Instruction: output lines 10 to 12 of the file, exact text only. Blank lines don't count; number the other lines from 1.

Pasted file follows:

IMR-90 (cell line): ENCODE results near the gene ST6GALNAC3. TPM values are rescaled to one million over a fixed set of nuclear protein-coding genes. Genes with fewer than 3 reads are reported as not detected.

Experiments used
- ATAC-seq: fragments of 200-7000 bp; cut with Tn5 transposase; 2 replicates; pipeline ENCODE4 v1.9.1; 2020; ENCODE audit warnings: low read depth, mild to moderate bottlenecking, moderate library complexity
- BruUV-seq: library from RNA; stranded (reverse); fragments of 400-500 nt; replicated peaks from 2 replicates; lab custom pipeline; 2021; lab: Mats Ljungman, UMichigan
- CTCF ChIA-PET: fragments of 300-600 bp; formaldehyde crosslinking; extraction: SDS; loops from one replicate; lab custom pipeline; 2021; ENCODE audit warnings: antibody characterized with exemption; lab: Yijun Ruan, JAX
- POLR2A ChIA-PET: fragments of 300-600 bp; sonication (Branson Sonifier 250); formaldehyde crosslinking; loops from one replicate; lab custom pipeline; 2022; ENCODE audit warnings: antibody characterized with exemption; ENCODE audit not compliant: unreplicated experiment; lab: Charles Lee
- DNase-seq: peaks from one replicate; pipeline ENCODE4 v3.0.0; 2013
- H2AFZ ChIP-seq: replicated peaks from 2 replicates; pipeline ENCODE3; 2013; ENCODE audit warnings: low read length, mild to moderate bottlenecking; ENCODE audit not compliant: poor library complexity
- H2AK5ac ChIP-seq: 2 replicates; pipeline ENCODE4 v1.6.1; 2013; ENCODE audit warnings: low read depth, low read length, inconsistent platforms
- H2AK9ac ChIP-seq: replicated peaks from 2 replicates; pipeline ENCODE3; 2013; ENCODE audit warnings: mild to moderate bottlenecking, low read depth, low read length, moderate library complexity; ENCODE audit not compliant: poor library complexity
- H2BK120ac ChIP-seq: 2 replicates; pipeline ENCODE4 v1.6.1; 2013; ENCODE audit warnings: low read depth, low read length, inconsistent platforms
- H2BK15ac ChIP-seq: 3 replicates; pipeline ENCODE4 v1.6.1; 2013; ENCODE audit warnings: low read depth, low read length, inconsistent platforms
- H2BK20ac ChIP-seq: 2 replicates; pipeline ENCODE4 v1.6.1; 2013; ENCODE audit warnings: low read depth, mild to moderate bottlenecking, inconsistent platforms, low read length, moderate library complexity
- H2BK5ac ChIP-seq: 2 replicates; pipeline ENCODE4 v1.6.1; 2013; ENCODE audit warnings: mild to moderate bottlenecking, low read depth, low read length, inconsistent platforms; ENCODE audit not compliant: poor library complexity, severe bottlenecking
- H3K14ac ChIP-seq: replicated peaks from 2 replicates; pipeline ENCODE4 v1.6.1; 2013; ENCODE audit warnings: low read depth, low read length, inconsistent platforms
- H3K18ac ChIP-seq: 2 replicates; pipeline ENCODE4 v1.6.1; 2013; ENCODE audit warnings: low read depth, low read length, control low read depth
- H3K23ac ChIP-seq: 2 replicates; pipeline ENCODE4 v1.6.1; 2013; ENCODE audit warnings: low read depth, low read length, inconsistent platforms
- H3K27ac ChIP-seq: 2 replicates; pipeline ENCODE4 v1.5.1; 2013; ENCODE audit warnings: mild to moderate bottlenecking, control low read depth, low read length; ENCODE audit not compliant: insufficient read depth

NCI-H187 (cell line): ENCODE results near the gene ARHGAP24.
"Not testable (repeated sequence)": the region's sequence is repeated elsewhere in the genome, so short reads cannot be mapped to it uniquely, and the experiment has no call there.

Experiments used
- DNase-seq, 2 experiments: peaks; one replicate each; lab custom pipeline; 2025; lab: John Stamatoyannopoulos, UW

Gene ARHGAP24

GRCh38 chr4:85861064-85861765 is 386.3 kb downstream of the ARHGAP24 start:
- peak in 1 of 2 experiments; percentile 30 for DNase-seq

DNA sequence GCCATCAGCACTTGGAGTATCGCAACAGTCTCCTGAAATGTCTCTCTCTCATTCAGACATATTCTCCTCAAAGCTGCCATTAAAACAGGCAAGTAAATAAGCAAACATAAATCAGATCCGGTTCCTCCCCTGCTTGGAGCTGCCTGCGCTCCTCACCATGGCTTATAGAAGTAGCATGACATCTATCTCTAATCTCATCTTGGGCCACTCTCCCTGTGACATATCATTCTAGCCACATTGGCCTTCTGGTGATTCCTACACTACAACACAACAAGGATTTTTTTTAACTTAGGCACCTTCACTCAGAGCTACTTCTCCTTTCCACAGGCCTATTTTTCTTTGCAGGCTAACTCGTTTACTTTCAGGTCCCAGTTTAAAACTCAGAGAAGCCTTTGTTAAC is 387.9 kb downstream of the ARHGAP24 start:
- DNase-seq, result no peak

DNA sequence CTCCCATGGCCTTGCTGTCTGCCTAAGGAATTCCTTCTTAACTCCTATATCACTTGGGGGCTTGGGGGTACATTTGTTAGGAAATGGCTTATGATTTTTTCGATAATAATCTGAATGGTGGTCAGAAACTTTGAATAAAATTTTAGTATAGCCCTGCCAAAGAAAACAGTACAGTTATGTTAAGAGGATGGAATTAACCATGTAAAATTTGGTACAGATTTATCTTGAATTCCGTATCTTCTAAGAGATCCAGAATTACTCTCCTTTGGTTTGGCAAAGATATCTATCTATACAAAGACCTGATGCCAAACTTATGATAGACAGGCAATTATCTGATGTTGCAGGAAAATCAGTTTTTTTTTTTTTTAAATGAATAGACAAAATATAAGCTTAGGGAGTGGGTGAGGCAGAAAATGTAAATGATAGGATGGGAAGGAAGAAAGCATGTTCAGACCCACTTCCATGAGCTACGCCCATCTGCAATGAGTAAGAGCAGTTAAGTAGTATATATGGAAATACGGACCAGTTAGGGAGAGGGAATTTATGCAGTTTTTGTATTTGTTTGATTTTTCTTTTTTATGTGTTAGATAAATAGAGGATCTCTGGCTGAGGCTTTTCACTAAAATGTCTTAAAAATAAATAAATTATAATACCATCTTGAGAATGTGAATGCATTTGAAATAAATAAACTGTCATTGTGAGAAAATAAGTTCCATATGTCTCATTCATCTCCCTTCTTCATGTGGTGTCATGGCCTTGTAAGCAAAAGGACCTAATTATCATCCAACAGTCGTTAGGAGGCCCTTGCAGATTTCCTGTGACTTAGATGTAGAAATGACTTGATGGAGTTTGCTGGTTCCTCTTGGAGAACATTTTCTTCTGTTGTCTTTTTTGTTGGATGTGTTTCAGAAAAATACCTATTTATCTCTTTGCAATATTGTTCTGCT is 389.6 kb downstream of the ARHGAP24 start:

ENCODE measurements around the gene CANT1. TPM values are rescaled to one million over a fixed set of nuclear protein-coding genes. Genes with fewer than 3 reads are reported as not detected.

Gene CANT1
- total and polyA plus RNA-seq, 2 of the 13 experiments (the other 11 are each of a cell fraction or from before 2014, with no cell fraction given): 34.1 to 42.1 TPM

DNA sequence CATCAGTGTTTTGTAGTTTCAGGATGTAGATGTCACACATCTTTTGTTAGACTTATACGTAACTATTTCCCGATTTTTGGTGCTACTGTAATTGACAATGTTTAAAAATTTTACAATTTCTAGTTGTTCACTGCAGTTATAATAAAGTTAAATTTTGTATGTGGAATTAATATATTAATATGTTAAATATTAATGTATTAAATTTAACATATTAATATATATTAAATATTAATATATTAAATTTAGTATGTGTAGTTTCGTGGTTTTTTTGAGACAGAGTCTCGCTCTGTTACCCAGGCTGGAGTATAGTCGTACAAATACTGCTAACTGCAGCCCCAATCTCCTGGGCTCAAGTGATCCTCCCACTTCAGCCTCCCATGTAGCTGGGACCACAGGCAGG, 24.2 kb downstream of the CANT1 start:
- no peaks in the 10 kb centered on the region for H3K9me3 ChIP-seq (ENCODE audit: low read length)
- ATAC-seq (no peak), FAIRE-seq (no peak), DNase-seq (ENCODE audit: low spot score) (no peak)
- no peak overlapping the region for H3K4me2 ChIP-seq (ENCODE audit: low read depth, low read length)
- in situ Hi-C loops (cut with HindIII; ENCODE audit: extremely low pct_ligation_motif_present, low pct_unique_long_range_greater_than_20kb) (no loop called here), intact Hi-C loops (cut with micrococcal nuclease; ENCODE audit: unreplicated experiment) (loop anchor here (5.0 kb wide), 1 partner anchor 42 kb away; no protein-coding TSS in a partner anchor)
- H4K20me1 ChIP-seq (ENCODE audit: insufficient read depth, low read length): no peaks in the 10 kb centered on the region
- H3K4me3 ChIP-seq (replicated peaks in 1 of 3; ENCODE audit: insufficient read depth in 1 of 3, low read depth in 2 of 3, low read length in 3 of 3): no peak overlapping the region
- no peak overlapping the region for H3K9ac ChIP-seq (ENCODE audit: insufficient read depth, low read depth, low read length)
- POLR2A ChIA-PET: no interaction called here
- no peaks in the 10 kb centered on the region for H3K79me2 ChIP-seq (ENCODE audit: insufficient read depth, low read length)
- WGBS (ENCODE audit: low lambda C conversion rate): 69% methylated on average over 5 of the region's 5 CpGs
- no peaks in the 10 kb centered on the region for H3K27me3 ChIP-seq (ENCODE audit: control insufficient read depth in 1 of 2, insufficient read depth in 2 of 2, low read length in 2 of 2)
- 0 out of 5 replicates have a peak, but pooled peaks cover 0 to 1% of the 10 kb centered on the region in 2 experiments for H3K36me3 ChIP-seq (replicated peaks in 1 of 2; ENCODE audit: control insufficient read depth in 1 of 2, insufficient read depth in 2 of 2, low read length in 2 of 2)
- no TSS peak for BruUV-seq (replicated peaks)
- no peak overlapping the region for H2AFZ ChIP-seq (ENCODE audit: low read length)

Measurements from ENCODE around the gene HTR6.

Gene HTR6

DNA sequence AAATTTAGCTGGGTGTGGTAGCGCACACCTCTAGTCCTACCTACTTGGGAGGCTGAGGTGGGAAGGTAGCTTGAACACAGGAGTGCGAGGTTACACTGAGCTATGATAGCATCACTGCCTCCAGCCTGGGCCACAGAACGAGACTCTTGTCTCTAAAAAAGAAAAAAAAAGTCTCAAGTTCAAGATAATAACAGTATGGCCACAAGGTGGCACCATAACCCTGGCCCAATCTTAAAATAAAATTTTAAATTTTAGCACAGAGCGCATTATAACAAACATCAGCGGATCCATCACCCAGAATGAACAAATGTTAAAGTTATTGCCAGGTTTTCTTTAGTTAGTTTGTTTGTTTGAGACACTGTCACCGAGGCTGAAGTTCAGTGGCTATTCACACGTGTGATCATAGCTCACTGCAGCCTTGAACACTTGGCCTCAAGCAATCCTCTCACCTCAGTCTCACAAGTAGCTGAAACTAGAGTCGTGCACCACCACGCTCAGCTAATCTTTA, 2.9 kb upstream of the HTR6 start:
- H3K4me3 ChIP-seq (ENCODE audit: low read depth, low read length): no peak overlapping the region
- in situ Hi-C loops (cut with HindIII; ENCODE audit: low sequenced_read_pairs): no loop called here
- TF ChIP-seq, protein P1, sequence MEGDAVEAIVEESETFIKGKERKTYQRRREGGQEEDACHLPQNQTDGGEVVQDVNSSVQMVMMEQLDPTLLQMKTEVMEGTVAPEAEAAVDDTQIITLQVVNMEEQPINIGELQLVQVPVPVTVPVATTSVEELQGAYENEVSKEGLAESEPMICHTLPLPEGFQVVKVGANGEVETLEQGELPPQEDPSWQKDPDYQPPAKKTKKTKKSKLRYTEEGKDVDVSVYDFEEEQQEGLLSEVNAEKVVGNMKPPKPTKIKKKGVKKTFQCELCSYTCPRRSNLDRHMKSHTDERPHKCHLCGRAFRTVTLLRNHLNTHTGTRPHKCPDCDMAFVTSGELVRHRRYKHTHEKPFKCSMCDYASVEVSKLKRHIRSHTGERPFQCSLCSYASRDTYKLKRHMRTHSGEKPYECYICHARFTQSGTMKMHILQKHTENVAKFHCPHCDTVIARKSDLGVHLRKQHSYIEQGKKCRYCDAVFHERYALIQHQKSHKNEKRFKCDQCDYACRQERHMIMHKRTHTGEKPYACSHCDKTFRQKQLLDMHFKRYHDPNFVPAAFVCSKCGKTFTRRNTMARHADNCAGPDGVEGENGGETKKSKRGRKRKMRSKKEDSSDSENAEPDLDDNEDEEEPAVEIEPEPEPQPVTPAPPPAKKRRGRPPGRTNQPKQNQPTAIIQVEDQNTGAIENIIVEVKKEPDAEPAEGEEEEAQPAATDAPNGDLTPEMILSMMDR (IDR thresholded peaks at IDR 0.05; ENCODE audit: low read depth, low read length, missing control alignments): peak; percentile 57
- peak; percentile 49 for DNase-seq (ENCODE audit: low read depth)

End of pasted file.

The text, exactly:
- H2AK9ac ChIP-seq: replicated peaks from 2 replicates; pipeline ENCODE3; 2013; ENCODE audit warnings: mild to moderate bottlenecking, low read depth, low read length, moderate library complexity; ENCODE audit not compliant: poor library complexity
- H2BK120ac ChIP-seq: 2 replicates; pipeline ENCODE4 v1.6.1; 2013; ENCODE audit warnings: low read depth, low read length, inconsistent platforms
- H2BK15ac ChIP-seq: 3 replicates; pipeline ENCODE4 v1.6.1; 2013; ENCODE audit warnings: low read depth, low read length, inconsistent platforms